This hits close to home. I mean, seriously, like eight miles down the road.
Despite Texas being a bastion of chronic traumatic encephalopathy, James Naismith’s game also enjoys riveting popularity. Last Friday night, during a basketball game between the Flower Mound High School Jaguars and the Plano East High School Panthers — apparently quite the nail-biter — some students from Flower Mound decided it would be appropriate to cheer their hometown athletes in the following manner:
I cannot say whether this is a legitimate expression of racism or if this is just some stupid prank (these are adolescents), but either way, the act is a disgusting display of dumbassery. Lewisville ISD interim Superintendent Kevin Rogers is actively involved in an internal investigation of the incident, and “fully [intends] to act on [the investigation’s] findings.”
So, what does this all mean? What are the implications of this incident and what does the school district do from here? I’m honestly not sure.
As someone who spent most of their adolescence in nearby Lewisville, I can speak from personal observations about the town of Flower Mound. Flower Mound is a wealthy (median familial income: $126,336), predominantly white (83.9%) area situated inside a larger complex of affluent cities and towns, like Grapevine (median familial income: $93,587; 81.1% white), Southlake (median familial income: $176,259; 94.54% white), Highland Village (median familial income: $125,883; 90.7% white), and Double Oak (median familial income: $114,063; 94.08% white). This isn’t to say that the combination of wealth and European-descent leads to racist sentiment — even though that combination can get one a “Get Out of Jail Free” card — but from my own experiences, some people in Flower Mound either consciously or subconsciously express racist sentiments. During my youth, I came into contact with several of these people, some of which propagated ignorant ideas about black communities and black people, while others openly called them “niggers.” I have been in vehicles with friends that have been pulled over because the vehicle, as one of Flower Mound’s finest put it, “resembled a car a black person would have.” The town has also critiqued its demographics, as its obvious mission to keep low-income housing areas out of the town has assisted in the creation of its largely-white population.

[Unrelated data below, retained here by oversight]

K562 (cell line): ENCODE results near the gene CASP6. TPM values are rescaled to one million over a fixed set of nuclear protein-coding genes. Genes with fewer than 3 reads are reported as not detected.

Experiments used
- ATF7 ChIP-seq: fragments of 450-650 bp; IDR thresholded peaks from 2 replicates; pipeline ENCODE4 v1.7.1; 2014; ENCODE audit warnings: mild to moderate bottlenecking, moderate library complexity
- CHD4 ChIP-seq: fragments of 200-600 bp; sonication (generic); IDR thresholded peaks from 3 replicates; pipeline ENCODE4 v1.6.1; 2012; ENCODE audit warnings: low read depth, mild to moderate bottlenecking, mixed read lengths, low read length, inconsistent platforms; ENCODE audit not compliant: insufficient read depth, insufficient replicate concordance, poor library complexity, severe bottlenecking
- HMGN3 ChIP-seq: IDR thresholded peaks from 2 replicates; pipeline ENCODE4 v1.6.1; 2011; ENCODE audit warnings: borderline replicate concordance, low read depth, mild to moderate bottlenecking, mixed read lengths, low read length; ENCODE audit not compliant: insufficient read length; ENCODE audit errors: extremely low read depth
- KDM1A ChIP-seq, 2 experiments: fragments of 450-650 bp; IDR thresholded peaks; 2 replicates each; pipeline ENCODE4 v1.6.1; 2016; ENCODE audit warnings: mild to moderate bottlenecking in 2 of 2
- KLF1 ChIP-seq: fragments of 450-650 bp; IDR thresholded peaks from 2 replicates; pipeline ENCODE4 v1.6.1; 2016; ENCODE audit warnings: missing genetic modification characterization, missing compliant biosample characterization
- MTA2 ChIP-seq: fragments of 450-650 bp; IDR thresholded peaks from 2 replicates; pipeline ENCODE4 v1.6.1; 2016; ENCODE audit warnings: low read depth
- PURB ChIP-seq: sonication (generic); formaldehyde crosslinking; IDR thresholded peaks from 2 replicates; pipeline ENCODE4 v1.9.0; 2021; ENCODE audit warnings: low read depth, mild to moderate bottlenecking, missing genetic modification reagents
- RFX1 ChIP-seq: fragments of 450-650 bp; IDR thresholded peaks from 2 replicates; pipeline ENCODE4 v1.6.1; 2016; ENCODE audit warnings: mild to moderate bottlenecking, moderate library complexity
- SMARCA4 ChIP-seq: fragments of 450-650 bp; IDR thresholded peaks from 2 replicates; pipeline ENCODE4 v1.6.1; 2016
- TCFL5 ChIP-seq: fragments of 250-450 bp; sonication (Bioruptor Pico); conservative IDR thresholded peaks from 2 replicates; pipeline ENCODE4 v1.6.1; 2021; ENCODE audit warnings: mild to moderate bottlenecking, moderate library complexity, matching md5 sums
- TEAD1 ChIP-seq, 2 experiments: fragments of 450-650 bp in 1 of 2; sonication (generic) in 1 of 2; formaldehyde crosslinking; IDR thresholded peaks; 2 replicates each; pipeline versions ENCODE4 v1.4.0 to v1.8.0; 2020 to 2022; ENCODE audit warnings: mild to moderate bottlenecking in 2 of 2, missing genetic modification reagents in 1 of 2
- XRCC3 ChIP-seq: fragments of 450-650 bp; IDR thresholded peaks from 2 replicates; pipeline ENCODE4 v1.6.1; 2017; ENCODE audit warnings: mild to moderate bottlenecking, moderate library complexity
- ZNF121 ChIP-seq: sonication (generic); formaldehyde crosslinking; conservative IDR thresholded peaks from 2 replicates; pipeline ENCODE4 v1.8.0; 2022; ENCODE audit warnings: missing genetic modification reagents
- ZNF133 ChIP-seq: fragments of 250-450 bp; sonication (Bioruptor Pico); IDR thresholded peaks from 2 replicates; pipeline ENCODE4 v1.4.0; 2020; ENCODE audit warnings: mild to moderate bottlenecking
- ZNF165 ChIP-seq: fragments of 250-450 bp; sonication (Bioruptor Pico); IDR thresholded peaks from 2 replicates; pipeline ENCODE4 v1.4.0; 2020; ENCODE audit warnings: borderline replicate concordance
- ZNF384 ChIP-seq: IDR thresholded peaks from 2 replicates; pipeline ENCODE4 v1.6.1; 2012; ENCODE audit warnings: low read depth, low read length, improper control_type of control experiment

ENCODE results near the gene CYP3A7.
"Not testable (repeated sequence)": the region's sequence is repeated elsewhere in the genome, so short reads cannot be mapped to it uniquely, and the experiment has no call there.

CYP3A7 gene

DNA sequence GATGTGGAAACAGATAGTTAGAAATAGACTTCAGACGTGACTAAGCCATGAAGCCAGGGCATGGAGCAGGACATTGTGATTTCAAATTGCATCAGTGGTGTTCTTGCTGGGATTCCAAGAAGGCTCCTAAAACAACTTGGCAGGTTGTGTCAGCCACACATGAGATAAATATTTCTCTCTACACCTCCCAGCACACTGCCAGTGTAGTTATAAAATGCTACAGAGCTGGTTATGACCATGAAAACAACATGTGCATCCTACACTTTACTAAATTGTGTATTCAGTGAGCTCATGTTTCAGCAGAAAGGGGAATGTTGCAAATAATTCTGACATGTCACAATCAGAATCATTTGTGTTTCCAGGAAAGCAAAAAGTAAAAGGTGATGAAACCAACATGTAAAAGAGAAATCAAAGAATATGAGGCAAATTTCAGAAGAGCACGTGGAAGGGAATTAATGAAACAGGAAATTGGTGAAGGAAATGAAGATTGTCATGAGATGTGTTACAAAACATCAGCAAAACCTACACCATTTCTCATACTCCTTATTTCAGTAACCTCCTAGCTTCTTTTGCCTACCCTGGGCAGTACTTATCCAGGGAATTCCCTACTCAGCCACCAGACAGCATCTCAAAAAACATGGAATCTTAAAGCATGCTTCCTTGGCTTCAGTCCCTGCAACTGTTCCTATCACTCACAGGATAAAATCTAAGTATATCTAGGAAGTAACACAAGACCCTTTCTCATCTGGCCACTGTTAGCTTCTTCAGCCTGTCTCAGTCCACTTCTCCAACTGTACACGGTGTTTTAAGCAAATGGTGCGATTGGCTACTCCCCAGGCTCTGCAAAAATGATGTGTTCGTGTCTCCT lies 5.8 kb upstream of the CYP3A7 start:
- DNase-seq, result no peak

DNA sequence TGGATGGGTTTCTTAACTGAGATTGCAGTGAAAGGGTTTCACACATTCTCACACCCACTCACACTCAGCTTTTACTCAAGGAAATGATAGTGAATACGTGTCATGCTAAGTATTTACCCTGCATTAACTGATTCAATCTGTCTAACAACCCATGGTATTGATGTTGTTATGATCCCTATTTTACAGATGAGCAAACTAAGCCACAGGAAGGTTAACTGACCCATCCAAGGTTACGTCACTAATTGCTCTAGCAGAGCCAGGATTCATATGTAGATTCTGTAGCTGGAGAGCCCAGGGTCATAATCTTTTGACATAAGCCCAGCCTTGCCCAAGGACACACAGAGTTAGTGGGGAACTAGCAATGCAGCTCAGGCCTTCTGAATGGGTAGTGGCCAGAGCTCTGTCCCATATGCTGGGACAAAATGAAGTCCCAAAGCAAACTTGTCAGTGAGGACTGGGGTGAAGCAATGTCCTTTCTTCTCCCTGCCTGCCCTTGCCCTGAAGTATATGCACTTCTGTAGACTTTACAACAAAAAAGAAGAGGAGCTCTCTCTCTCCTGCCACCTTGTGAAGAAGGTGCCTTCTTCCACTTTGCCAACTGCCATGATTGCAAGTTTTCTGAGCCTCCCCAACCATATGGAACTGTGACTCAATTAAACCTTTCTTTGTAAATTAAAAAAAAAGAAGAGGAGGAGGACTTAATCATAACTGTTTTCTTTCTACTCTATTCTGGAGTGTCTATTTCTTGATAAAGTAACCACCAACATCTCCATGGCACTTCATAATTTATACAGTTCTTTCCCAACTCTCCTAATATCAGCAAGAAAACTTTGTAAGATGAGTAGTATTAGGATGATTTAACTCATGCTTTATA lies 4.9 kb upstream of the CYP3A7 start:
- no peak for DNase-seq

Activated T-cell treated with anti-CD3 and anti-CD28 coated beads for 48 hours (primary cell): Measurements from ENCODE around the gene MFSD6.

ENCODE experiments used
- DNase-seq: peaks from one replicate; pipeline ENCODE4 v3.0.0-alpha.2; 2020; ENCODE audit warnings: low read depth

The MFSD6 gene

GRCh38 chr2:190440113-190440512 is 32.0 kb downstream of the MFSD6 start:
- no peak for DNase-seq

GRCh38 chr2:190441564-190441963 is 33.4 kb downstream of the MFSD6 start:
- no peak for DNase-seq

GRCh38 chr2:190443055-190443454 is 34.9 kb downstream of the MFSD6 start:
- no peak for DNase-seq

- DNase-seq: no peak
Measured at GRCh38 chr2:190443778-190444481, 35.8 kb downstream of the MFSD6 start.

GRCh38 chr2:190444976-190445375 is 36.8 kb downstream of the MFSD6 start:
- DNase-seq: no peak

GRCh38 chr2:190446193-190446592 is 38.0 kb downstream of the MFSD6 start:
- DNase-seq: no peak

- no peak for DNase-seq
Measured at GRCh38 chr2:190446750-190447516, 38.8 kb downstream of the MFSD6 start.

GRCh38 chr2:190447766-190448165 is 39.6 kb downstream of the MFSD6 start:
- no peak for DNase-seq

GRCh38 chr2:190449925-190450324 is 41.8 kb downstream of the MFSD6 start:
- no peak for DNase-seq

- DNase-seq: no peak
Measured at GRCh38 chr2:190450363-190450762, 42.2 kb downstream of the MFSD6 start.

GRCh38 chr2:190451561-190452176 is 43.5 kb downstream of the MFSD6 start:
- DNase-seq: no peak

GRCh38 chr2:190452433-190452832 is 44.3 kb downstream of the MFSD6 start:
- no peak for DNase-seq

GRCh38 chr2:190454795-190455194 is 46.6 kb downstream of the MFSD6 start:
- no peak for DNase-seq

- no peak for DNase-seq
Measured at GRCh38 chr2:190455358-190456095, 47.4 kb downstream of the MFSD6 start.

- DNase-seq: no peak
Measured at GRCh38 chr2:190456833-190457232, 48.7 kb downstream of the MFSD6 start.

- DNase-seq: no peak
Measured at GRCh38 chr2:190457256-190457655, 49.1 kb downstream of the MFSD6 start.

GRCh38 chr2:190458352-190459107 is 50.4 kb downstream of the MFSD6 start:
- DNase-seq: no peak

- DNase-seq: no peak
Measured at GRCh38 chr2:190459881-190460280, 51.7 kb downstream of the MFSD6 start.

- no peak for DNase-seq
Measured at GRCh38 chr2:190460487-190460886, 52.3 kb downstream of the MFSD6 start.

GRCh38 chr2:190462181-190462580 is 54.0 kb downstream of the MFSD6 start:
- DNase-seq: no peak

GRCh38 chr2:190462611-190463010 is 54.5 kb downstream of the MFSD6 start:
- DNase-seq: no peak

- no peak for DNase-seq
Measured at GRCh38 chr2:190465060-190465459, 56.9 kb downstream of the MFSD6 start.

Furthermore, I believe isolationism begets prejudice, and vice versa, so living in an area devoid of racial balance can bring about prejudices toward the under-represented races, as a lack of racial balance cannot put a face to those men and women. Essentially, one lives in a predominantly white area, they are likely to look more favorably upon their white neighbors and their white community, especially in a place like Flower Mound, where community is one of the most important aspects of its denizen’s lives. And as a exclamation point on the demographic slope, affluence, in my experience anyway, breeds arrogance and individualism. By combining affluence, racial imbalance, and the idiotic thought processes most adolescents have, I’m honestly not surprised something like what took place at the Flower Mound/Plano East basketball game happened.
So, what should be done?
Well, if I were in interim Superintendent Kevin Rogers’ shoes, I’d first find out who held the signs up and suspend them. Whatever the reasoning was, the entire country now knows that students at a Flower Mound High School varsity basketball game held up signs that conveyed “White Power” for over thirty seconds. Furthermore, the only reason they came down was because a teacher spotted the message and diffused it. Depending on the findings in the internal investigation, I would further expel the students from the school district.
But that’s just me.